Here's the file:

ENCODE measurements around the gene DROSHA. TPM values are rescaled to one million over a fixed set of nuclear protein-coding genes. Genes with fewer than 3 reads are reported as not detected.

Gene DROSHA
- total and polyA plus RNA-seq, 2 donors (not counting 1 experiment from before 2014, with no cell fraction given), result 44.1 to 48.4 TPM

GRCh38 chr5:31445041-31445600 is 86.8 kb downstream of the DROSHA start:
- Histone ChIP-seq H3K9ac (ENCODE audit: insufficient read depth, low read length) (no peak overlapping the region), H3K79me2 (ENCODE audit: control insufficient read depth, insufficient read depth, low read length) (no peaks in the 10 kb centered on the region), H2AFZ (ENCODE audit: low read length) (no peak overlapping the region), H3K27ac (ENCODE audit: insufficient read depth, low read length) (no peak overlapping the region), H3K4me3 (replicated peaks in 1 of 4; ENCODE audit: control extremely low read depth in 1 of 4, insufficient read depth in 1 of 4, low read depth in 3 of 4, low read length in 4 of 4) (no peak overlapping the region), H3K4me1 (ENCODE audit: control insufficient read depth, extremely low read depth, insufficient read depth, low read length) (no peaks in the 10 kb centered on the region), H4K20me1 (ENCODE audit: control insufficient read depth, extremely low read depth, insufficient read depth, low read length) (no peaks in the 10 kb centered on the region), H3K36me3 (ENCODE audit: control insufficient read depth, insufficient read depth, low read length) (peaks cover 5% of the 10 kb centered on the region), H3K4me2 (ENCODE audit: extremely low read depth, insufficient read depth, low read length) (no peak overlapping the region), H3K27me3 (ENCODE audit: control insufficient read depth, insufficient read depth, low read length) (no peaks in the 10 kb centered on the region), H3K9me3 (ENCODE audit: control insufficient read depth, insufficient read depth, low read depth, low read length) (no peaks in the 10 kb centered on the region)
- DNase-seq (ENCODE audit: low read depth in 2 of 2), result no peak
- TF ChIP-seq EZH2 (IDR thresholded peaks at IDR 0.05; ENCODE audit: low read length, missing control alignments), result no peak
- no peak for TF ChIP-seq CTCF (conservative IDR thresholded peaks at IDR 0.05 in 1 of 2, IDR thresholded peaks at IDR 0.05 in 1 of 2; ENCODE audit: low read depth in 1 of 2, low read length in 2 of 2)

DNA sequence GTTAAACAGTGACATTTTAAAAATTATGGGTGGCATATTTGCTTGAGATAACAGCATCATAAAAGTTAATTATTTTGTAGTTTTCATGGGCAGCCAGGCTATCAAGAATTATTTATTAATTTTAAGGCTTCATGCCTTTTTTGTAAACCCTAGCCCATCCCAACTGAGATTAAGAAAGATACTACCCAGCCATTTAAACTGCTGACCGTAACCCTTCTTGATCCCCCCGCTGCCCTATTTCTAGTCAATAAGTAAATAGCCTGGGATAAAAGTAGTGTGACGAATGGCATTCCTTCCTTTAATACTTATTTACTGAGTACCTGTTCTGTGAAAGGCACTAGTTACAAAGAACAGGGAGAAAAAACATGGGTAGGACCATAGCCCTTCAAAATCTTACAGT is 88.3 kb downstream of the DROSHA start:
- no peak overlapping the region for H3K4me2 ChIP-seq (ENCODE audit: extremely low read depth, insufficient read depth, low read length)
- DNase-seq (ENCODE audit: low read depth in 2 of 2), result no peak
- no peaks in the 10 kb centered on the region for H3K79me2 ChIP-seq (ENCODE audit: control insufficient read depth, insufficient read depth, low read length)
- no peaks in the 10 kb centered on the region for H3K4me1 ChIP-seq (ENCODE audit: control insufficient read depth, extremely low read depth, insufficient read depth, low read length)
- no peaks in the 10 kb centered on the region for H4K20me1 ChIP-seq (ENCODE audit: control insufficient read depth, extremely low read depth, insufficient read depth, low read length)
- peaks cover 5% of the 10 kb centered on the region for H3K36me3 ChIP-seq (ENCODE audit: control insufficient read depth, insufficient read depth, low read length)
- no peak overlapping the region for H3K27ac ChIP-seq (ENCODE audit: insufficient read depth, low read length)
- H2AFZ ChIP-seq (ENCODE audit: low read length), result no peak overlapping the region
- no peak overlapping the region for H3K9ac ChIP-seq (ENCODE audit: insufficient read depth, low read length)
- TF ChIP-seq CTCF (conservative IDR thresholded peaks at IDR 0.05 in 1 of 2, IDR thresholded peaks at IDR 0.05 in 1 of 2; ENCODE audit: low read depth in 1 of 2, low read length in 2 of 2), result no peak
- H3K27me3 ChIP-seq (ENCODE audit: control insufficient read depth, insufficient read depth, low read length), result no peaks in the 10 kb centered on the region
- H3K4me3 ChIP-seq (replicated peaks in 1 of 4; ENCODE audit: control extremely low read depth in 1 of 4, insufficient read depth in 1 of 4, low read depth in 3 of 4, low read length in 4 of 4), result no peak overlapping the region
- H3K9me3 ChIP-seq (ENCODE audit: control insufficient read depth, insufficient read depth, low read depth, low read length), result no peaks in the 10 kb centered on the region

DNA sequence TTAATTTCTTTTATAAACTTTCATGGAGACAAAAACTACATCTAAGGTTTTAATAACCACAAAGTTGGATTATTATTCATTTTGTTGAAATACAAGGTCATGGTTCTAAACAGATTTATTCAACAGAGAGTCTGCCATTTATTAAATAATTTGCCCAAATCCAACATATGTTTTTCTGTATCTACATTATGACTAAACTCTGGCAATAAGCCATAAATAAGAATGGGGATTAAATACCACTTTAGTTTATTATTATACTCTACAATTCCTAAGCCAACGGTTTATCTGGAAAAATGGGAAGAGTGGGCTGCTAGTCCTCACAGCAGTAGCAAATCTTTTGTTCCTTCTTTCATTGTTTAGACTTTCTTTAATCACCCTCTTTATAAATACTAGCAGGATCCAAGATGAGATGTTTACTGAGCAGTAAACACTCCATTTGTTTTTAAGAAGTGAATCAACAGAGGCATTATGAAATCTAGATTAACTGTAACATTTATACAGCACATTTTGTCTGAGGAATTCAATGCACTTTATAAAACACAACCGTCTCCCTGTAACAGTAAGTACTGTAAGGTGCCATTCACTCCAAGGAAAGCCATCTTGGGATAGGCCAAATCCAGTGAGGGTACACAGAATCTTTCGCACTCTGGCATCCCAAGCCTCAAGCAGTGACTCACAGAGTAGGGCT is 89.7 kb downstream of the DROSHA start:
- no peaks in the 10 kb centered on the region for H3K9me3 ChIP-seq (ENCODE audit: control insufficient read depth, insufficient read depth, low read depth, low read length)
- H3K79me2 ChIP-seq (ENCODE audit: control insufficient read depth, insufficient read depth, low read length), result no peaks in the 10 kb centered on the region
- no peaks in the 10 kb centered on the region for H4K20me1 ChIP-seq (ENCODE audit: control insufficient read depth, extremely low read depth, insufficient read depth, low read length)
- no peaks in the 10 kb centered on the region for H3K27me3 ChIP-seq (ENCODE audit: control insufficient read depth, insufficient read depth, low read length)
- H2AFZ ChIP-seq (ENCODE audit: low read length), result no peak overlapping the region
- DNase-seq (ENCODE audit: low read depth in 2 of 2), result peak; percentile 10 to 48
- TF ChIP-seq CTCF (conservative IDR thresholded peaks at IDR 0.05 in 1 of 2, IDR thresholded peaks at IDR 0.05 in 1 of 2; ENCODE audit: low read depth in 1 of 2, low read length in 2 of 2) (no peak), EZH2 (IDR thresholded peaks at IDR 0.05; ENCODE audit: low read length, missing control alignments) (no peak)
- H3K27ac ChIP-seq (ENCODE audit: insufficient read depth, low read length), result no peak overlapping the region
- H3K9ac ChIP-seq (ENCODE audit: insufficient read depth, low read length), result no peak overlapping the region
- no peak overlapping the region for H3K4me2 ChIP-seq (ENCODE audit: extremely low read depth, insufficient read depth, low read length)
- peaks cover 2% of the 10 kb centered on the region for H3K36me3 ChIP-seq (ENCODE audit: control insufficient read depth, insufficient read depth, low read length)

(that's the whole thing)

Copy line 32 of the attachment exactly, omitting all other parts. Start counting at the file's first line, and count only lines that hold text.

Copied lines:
- H3K9ac ChIP-seq (ENCODE audit: insufficient read depth, low read length), result no peak overlapping the region